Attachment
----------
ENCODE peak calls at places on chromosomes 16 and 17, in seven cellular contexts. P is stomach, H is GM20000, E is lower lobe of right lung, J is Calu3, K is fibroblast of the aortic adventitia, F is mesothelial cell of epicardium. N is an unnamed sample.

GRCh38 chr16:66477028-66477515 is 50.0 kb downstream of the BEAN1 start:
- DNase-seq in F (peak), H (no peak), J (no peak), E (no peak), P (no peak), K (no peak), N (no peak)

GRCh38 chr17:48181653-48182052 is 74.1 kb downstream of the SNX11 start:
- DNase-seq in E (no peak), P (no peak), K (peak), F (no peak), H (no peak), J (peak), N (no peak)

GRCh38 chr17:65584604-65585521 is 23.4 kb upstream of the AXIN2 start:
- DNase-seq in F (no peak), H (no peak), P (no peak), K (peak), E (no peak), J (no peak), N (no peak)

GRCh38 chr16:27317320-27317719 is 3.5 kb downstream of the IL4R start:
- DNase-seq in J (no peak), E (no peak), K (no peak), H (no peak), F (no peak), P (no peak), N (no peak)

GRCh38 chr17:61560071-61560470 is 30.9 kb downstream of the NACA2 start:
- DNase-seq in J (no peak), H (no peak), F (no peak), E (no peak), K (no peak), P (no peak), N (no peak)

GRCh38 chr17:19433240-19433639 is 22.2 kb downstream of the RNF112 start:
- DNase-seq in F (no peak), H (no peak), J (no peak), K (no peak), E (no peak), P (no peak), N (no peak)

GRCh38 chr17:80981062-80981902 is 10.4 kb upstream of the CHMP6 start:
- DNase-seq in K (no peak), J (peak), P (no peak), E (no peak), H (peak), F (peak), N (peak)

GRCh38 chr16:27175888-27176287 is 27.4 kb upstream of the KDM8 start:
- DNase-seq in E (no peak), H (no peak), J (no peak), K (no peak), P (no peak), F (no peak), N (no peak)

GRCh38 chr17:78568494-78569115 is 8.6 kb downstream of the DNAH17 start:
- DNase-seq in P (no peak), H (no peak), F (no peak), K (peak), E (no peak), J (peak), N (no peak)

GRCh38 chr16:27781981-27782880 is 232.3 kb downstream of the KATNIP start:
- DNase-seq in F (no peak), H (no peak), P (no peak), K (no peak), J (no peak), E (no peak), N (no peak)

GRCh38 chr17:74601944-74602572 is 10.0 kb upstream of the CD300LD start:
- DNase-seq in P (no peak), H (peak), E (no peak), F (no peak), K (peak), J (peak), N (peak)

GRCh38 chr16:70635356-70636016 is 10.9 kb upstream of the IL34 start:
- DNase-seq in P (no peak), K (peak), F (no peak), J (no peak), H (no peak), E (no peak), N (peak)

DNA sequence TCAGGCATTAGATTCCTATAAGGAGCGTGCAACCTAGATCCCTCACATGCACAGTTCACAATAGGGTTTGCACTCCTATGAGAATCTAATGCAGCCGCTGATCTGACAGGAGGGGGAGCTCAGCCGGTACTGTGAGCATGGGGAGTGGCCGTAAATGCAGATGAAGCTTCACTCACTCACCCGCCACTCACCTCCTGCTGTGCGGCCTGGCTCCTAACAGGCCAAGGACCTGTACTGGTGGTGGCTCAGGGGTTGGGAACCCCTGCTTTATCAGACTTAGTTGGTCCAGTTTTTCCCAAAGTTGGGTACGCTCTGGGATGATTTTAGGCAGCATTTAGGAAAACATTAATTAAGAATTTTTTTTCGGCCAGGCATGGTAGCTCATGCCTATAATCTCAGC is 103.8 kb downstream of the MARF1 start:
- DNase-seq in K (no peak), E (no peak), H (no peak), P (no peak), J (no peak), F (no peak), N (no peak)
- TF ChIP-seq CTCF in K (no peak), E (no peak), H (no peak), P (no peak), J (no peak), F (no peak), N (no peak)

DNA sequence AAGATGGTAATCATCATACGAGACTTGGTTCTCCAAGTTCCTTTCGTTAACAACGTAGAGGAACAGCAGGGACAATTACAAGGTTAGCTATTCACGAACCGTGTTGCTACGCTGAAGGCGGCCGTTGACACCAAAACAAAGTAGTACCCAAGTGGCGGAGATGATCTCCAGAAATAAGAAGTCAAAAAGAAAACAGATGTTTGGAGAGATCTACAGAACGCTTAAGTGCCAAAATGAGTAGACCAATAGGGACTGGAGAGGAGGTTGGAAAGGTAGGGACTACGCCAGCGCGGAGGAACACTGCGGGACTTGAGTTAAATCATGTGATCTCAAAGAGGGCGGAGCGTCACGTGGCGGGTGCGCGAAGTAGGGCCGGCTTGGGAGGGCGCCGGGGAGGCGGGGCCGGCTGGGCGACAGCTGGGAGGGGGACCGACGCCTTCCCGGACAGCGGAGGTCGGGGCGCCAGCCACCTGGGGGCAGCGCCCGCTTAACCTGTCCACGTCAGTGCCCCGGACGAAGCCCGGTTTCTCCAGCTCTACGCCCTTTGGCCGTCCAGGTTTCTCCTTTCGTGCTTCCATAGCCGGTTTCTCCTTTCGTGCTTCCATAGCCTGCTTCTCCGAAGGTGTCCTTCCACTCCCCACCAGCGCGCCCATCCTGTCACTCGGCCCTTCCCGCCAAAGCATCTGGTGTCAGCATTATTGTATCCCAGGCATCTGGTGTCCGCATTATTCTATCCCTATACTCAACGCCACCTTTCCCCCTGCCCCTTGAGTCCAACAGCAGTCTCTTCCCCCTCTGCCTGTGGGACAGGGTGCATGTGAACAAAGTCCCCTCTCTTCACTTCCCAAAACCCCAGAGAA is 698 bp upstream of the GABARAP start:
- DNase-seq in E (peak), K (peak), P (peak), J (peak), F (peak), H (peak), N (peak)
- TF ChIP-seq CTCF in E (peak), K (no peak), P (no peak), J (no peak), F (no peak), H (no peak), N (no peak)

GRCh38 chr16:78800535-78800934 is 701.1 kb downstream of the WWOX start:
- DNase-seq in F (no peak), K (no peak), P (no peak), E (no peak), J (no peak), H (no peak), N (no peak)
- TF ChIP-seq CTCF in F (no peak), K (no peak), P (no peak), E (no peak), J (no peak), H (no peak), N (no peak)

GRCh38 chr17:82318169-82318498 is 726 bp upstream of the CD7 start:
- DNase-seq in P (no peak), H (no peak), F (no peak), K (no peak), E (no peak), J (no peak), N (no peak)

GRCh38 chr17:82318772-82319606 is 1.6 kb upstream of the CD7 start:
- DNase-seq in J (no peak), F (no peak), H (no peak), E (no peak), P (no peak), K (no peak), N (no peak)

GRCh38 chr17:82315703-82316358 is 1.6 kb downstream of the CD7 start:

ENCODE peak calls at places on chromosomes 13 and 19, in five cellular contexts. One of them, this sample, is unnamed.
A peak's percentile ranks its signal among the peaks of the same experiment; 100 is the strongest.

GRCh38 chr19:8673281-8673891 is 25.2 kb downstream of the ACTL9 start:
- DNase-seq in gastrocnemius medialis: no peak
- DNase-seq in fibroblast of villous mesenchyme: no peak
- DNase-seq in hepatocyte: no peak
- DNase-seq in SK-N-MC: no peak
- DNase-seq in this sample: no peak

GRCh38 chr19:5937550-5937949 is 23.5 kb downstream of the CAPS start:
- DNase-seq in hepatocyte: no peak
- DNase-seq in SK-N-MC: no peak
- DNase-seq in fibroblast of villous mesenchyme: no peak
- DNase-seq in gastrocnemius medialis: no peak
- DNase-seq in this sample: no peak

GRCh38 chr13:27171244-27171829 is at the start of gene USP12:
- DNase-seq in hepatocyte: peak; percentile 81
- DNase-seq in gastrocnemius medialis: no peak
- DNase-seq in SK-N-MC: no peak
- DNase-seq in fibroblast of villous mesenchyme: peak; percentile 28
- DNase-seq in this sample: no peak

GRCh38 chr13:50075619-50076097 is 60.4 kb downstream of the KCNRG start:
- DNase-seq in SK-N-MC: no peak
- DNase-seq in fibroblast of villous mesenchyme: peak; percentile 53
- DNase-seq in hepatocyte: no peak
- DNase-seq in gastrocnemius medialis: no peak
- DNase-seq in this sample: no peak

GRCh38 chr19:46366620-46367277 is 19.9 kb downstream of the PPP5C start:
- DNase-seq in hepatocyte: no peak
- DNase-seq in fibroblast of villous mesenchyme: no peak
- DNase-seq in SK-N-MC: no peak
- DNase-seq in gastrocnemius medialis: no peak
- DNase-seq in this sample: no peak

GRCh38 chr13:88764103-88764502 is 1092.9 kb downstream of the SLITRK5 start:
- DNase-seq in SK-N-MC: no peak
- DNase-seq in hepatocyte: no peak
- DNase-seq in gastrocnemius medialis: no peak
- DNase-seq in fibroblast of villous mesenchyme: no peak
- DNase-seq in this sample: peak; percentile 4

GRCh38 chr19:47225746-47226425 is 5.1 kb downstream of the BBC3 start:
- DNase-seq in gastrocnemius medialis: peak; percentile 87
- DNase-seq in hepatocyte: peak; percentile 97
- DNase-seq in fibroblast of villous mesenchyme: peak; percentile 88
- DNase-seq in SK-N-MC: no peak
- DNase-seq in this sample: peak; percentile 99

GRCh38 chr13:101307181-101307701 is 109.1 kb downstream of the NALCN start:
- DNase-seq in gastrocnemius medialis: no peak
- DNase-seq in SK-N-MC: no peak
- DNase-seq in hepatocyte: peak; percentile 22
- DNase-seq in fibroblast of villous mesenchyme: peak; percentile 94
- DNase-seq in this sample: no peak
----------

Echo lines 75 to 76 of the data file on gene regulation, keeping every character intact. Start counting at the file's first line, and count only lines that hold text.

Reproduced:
- DNase-seq in gastrocnemius medialis: no peak
- DNase-seq in fibroblast of villous mesenchyme: no peak